**Talk Announcement:**

**Title:**Special polynomials associated with the Painlevé equations

**Speaker**: Peter A. Clarkson (University of Kent, UK)

**When:**Thursday, Aug 5, 2021 - 3:55 PM - 5:00 PM (IST)

**Where:**Zoom

**(Please write at sfandnt@gmail.com for a link)**

**Live Link:**https://youtu.be/uLOGBnOh0v0

**Tea or Coffee**: Please bring your own.

**Abstract:**

The
six Painlevé equations, whose solutions are called the Painlevé
transcendents, were derived by Painlevé and his colleagues in the
late 19th and early 20th centuries in a classification of second order
ordinary differential equations whose solutions have no movable critical
points.

In the 18th and 19th centuries, the classical special
functions such as Bessel, Airy, Legendre and hypergeometric functions,
were recognized and developed in response to the problems of the day in
electromagnetism, acoustics, hydrodynamics, elasticity and many other
areas.

Around the middle of the 20th century, as science and
engineering continued to expand in new directions, a new class of
functions, the Painlevé functions, started to appear in
applications. The list of problems now known to be described by the
Painlevé equations is large, varied and expanding rapidly. The list
includes, at one end, the scattering of neutrons off heavy nuclei, and
at the other, the distribution of the zeros of the Riemann-zeta function
on the critical line $\mbox{Re}(z) =\tfrac12$. Amongst many others,
there is random matrix theory, the asymptotic theory of orthogonal
polynomials, self-similar solutions of integrable equations,
combinatorial problems such as the longest increasing subsequence
problem, tiling problems, multivariate statistics in the important
asymptotic regime where the number of variables and the number of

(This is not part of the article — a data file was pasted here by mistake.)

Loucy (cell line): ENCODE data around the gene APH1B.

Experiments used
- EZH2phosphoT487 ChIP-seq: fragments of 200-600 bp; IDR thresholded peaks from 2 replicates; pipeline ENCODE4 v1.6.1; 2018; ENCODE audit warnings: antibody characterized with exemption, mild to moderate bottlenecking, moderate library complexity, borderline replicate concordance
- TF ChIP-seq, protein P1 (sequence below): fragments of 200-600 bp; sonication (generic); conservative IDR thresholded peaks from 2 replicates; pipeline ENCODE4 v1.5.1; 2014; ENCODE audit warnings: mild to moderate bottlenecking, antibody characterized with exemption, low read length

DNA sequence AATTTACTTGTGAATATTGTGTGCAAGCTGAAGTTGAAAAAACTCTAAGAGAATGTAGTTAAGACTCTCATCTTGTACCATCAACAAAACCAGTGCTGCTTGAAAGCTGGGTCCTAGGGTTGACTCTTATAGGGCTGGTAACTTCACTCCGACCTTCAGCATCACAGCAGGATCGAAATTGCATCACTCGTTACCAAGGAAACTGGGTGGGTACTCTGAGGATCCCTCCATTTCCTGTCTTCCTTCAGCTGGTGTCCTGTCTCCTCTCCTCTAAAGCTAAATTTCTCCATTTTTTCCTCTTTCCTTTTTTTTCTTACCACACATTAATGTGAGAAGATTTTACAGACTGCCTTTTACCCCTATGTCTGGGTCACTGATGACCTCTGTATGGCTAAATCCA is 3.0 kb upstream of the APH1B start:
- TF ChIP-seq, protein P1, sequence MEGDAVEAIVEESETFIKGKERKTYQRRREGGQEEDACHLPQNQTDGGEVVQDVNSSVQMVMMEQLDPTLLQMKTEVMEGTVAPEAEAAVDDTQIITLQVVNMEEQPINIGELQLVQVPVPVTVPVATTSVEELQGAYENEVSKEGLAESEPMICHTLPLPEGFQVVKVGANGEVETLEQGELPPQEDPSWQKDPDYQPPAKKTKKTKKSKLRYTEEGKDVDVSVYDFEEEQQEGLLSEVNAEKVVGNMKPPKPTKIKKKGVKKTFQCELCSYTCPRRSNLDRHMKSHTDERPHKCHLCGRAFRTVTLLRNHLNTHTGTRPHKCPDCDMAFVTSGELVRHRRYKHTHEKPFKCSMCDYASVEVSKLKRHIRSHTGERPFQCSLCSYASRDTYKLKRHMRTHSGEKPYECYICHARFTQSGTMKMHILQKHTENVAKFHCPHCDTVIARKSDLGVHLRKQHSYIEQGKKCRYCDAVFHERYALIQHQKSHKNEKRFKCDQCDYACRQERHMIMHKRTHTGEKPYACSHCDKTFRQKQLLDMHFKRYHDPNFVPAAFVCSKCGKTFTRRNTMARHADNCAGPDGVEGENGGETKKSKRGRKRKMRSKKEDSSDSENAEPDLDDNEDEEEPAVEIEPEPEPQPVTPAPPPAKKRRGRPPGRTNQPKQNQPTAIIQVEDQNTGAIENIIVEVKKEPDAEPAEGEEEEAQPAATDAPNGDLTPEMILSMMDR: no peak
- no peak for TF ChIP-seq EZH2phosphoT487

samples are comparable and large, and also random growth problems.

The
Painlevé equations possess a plethora of interesting properties
including a Hamiltonian structure and associated isomonodromy problems,
which express the Painlevé equations as the compatibility condition
of two linear systems. Solutions of the Painlevé equations have some
interesting asymptotics which are useful in applications. They possess
hierarchies of rational solutions and one-parameter families of
solutions expressible in terms of the classical special functions, for
special values of the parameters. Further the Painlevé equations
admit symmetries under affine Weyl groups which are related to the
associated Bäcklund transformations.

In this talk I shall
discuss special polynomials associated with rational solutions of
Painlevé equations. Although the general solutions of the six
Painlevé equations are transcendental, all except the first
Painlevé equation possess rational solutions for certain values of
the parameters. These solutions are expressed in terms of special
polynomials. The roots of these special polynomials are highly symmetric
in the complex plane and speculated to be of interest to number
theorists. The polynomials arise in applications such as random matrix
theory, vortex dynamics, in supersymmetric quantum mechanics, as
coefficients of recurrence relations for semi-classical orthogonal
polynomials and are examples of exceptional orthogonal polynomials.

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